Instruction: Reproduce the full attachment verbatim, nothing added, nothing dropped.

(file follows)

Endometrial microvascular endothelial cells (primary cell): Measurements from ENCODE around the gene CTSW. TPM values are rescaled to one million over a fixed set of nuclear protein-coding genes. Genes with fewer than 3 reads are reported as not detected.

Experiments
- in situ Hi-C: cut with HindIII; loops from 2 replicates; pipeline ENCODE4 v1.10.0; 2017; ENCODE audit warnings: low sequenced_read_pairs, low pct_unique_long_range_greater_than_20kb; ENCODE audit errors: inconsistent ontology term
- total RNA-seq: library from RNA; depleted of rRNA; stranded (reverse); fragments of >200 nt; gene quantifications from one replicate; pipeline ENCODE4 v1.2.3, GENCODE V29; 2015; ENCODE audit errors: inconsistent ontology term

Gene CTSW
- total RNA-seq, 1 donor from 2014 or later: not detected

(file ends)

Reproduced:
Endometrial microvascular endothelial cells (primary cell): Measurements from ENCODE around the gene CTSW. TPM values are rescaled to one million over a fixed set of nuclear protein-coding genes. Genes with fewer than 3 reads are reported as not detected.

Experiments
- in situ Hi-C: cut with HindIII; loops from 2 replicates; pipeline ENCODE4 v1.10.0; 2017; ENCODE audit warnings: low sequenced_read_pairs, low pct_unique_long_range_greater_than_20kb; ENCODE audit errors: inconsistent ontology term
- total RNA-seq: library from RNA; depleted of rRNA; stranded (reverse); fragments of >200 nt; gene quantifications from one replicate; pipeline ENCODE4 v1.2.3, GENCODE V29; 2015; ENCODE audit errors: inconsistent ontology term

Gene CTSW
- total RNA-seq, 1 donor from 2014 or later: not detected